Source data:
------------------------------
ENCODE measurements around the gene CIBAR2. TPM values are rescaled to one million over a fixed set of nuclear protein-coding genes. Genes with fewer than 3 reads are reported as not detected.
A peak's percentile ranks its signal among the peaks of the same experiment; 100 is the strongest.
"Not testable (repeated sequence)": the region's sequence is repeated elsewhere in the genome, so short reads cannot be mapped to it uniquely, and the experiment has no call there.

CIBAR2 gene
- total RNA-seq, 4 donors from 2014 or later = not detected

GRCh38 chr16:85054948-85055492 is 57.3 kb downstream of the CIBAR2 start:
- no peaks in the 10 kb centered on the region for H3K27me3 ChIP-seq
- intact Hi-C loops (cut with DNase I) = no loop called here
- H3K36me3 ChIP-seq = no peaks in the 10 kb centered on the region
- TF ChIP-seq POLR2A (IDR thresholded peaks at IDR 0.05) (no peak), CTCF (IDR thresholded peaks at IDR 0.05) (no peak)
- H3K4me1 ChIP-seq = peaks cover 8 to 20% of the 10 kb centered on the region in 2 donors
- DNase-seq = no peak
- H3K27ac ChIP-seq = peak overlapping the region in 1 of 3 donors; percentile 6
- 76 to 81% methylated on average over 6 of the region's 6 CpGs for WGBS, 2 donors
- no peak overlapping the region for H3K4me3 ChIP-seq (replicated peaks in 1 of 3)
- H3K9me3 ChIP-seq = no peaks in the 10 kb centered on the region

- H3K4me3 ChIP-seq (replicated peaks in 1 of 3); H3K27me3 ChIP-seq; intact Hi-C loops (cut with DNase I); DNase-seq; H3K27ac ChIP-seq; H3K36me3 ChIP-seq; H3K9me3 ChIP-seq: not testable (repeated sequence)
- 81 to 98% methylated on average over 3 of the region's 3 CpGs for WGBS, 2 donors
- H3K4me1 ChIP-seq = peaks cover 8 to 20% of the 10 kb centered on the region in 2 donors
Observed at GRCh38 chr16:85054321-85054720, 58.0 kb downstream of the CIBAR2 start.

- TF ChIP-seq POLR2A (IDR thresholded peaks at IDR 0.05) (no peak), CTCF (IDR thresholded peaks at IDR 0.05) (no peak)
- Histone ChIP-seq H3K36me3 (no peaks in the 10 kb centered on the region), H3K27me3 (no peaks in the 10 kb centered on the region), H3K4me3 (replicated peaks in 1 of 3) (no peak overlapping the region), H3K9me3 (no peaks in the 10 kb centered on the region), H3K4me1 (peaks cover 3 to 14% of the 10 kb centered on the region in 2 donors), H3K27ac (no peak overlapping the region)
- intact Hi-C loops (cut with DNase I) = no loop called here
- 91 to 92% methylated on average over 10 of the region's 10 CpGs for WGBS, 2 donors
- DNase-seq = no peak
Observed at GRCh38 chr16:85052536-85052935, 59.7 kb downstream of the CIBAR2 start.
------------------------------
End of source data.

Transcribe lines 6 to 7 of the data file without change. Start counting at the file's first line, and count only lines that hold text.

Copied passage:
GRCh38 chr16:85054948-85055492 is 57.3 kb downstream of the CIBAR2 start:
- no peaks in the 10 kb centered on the region for H3K27me3 ChIP-seq